I spent most of my childhood in a place that cared a lot about appearances. The 'pretty' girls were thin, and went to extraordinary lengths to stay that way.
I didn't want to go on 'celery diets' – I wanted to be an athlete; I wanted to be strong. So I was a contrarian. At the cafeteria, I brought a full plate of food to the table in revolt. But my silent protest backfired. I developed an emotionally charged relationship with food, and I put on weight. I felt trapped; I sabotaged myself then berated myself for that weakness.
I know the insidious voice that says, "You don't deserve this because you don't look like that." It feels as futile as fighting gravity, but I have learned to quiet that voice. Fourteen years later, I have days when it is silent. Those days are soaring freedom; the world radiates potential.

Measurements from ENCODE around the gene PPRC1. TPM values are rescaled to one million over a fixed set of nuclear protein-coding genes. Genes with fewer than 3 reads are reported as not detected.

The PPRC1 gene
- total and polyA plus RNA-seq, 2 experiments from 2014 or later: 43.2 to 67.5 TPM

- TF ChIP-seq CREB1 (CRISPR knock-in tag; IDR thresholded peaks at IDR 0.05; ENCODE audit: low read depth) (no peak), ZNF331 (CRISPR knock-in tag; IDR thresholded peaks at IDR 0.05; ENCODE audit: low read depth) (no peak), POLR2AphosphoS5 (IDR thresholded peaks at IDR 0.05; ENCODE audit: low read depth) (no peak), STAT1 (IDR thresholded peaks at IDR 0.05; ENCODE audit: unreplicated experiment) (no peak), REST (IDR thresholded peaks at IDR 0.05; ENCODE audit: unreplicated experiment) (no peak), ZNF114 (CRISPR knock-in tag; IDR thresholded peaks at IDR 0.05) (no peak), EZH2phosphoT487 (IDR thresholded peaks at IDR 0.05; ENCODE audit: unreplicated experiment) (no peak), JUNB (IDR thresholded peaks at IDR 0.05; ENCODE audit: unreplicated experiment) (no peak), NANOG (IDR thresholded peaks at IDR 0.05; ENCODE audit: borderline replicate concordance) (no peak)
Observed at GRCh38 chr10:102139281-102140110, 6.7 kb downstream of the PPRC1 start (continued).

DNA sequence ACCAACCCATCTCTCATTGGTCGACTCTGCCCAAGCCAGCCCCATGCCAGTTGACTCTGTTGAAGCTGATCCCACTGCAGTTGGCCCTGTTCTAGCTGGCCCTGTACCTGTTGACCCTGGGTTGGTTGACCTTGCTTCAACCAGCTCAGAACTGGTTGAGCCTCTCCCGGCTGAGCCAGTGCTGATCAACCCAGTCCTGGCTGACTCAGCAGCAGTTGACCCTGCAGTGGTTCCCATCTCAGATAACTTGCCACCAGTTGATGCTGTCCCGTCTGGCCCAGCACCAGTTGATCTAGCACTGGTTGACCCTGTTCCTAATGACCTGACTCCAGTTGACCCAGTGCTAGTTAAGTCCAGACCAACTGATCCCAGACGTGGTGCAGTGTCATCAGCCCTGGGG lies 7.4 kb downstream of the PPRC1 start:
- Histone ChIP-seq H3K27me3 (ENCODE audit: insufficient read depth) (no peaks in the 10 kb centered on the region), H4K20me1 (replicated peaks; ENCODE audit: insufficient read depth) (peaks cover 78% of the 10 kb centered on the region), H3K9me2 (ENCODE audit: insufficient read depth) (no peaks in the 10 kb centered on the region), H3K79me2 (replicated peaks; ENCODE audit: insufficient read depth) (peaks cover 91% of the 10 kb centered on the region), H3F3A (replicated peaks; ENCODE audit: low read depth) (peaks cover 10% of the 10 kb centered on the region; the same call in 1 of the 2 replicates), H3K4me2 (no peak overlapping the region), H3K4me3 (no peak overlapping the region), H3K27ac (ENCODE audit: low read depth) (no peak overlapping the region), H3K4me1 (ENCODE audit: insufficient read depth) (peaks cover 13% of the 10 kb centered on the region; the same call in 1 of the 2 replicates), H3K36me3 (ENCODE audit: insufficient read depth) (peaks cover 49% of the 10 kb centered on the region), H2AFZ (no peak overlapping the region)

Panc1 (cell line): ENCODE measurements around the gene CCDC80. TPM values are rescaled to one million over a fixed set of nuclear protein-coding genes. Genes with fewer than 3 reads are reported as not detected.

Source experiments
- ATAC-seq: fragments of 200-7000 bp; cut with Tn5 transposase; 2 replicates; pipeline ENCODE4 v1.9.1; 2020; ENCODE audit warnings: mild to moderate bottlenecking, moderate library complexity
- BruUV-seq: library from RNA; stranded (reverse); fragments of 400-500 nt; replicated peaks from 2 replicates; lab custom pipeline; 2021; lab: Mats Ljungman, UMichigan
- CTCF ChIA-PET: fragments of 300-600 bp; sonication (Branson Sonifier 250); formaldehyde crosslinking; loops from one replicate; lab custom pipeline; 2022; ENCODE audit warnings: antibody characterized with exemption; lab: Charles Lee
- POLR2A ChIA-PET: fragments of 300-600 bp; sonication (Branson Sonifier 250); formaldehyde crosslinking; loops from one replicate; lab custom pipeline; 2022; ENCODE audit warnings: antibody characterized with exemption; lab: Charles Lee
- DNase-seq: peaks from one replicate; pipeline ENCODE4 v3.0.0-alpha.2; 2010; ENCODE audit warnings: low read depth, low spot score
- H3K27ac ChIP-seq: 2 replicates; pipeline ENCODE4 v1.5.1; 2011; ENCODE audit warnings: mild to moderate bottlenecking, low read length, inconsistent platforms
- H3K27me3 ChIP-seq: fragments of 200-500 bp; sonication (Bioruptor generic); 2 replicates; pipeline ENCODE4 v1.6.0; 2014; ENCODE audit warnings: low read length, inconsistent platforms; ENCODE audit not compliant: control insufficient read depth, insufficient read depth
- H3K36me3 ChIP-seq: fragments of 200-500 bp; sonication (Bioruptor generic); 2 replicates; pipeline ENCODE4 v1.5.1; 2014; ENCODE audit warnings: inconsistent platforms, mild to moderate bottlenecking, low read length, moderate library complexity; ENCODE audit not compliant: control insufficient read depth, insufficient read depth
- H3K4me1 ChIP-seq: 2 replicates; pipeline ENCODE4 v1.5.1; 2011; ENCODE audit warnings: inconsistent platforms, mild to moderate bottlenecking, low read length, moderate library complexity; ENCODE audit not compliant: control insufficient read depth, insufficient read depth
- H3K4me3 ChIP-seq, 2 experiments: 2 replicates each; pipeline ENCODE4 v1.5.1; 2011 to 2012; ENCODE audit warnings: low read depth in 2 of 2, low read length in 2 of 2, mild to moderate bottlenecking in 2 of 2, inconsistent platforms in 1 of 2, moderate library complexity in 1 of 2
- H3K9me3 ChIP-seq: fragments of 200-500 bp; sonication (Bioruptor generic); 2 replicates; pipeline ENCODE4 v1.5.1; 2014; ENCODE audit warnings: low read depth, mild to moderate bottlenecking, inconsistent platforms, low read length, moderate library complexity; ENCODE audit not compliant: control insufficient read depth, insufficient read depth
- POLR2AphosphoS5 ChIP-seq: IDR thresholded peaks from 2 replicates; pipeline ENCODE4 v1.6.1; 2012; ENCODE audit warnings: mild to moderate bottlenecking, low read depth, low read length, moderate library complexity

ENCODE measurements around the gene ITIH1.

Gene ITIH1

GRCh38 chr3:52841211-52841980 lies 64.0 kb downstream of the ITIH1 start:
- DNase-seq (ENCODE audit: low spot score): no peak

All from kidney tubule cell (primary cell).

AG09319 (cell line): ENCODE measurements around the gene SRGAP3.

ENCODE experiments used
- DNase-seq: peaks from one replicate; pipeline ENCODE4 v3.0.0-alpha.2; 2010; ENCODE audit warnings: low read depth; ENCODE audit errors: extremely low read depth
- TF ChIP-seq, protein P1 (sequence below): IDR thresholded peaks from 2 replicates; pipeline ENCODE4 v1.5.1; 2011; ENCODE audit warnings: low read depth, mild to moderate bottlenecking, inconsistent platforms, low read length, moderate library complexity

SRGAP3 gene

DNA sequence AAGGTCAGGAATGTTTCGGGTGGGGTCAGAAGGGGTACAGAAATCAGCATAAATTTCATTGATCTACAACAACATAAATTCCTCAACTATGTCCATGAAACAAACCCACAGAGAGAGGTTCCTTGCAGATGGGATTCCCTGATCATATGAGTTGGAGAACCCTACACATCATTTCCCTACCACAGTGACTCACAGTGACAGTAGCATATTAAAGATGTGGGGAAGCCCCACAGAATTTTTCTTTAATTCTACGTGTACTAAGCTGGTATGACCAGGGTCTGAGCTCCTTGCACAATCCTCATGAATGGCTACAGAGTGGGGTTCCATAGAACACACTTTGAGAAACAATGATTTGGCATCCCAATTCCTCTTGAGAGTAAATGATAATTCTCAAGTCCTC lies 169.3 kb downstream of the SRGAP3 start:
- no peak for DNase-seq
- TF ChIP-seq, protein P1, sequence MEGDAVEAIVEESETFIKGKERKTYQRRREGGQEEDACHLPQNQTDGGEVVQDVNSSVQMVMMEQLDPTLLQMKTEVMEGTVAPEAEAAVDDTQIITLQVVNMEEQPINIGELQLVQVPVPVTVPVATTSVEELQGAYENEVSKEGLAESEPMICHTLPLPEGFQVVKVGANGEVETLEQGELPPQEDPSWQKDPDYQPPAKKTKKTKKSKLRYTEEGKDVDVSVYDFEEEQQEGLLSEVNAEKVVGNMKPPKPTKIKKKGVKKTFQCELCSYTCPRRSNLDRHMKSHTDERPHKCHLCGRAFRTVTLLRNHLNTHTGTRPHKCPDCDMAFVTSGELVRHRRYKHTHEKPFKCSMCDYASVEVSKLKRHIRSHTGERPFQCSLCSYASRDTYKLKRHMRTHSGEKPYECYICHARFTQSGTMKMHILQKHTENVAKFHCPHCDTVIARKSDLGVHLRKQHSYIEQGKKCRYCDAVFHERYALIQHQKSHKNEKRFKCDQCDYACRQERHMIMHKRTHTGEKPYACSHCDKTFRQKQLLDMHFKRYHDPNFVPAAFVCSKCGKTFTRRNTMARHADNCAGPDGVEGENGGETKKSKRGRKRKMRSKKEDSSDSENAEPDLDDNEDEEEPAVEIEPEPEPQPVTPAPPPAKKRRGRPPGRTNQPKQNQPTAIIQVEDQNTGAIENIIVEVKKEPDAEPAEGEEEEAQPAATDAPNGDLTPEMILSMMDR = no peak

I'm not alone in feeling undeserving because of self-imposed inadequacies. Our relationship to our physical bodies deeply affects us. It's one reason I'm passionate about working in health care. If we can treat our bodies with respect, forgiveness, and generosity, we stand a better chance of accepting ourselves, accepting others, and living a life of joy and possibility. There’s real beauty in that.